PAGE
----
Outdoors

In brief: Bring the family for Cycle Celebration

Valleyfest’s Cycle Celebration will be this Sunday at 7:30 a.m. at Mirabeau Meadows Park, 13500 E. Mirabeau Parkway.

There are three routes: The 50-mile “Hills Around the Valley” starts at 8 a.m. at the Mirabeau Meadows Trailhead of the Centennial Trail; the 25-mile “Adventure Ride” starts at 9 a.m. and heads east along the Centennial Trail before turning south around Saltese Lake; and the 10-mile “Family Friendly” ride starts at 9:30 a.m. from the Mirabeau Meadows Trailhead and travels along the Spokane River.

After the rides, David’s Pizza will be at the park, selling slices for $3 or two slices for $5.

Registration is $15 per person and includes a “Cycle Celebration” riding shirt and refreshments at comfort stations along the routes. For $30 you can register a family of four and get two riding shirts with additional shirts available for $12 each.

Register by Sunday to pick up your riding shirt when you pick up your packets.

Participants can register online at www.cyclingcelebration.com or by calling the Valleyfest offices at (509) 922-3299.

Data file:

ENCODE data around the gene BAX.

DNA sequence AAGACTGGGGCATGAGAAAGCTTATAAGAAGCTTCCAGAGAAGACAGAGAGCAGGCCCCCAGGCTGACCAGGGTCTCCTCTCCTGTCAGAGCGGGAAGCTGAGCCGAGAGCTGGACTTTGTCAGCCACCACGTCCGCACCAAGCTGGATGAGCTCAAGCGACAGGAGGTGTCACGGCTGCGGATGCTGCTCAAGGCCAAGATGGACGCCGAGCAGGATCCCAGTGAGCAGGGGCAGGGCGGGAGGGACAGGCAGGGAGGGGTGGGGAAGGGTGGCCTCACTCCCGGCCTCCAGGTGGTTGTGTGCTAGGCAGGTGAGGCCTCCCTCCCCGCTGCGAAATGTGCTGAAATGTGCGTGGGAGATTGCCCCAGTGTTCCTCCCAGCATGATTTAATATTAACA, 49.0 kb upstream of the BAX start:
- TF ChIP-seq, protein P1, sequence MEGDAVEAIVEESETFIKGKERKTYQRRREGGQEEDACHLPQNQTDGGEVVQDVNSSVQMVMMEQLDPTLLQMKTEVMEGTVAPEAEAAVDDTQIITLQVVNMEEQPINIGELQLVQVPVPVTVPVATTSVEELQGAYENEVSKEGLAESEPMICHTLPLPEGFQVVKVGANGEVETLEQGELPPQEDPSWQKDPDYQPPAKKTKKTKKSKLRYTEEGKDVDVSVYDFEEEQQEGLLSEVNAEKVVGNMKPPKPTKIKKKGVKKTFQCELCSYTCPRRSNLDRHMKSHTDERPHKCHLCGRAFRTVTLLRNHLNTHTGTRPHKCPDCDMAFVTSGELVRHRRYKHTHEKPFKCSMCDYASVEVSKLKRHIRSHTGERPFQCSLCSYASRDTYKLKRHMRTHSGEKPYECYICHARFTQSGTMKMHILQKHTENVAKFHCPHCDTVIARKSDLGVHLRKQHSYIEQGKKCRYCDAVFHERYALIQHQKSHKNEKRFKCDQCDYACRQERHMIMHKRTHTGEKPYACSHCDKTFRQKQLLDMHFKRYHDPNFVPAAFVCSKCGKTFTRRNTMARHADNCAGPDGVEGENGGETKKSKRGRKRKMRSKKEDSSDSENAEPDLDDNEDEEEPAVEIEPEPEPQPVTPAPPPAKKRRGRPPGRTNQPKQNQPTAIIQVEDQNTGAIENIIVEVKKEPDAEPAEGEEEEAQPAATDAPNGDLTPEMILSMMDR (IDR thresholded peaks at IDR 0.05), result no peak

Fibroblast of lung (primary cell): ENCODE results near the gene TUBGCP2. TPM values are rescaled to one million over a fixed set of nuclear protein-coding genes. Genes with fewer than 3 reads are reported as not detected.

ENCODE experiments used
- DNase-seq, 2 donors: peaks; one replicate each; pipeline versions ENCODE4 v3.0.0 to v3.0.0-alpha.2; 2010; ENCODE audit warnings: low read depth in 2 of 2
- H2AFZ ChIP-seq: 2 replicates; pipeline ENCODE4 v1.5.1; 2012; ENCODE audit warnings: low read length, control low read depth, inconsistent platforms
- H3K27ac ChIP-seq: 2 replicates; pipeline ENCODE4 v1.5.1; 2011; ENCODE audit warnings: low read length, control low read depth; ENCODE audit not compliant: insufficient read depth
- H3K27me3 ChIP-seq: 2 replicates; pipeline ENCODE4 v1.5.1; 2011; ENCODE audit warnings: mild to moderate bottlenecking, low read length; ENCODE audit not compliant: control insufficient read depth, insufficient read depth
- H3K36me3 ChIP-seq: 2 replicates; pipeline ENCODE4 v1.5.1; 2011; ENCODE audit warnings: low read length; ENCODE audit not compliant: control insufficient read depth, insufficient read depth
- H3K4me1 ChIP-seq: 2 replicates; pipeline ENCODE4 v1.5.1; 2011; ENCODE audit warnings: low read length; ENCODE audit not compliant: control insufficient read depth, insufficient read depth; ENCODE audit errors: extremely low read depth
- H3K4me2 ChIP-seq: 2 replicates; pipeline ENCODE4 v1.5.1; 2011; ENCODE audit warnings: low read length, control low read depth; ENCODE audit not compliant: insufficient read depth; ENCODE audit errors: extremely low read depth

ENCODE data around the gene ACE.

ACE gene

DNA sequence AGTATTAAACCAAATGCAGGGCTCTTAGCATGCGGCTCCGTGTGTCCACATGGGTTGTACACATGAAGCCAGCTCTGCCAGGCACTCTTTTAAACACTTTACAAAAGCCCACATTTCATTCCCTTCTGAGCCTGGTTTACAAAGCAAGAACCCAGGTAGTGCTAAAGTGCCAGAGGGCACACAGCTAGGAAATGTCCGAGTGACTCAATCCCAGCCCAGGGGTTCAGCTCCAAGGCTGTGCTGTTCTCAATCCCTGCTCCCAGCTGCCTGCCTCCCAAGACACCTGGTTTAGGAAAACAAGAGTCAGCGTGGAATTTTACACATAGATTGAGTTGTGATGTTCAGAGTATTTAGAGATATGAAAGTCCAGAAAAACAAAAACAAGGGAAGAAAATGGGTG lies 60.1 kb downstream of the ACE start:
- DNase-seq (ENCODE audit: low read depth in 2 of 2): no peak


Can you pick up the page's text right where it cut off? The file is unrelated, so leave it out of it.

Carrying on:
Cycling: The Blue Goose Family Fun Bike Ride, a free family-friendly 10.5-mile ride on packed, graded dirt roads, is set for Saturday, at the Little Pend Oreille National Wildlife Refuge southeast of Colville.

The refuge has been marking its 75th anniversary with public events this summer, including birding walks and a popular butterfly survey.

Blue Goose bike riders can start anytime after 8:30 a.m. so they can finish by noon, when prize drawings will start at headquarters. Anniversary cake and bluegrass music will be provided.

Info:  (509) 684-8384, fws.gov/littlependoreille

Directions from Spokane: Drive U.S. 395 north to Arden (about 6 miles south of Colville). Turn right on Hall Road. At the stop sign, turn left onto Old Arden Hwy. Take the third right run onto Artman-Gibson Road. Go about 4 miles. At four-way intersection, turn right onto Kitt-Narcisse Road and follow it for 2.2 miles. Where road forks, bear right onto Bear Creek Road. Follow this dirt road 3.3 miles to refuge headquarters.

Shooters get a shot at cash

Shooting: Long-range shooting enthusiasts continue to test their skills in a four-event series at the new Rock Lake Rifle Range, 2356 Glorfield Rd., St. John, Washington.

The next shoot in the series is set for Saturday. Check in 7:30-8 a.m.

The Northwest Precision Steel Series Challenge has divisions for tactical and hunting class shooters, says organizer Doug Glorfield.

Tactical competitors will engage targets at distances of 175-1,250 yards in seven stations. Hunting and youth shooters will do five stations at 150-600 yards.

Shooters will compete for cash prizes on Saturday and in the other series shoots set for June 28, July 26 and Aug. 30. 

“My dad and I built the range last year, Rock Lake Rifle Range LLC,” he said, noting that the site is west of the south end of  Rock Lake. “We built it to host long-range rifle shoots to bang away at steel.”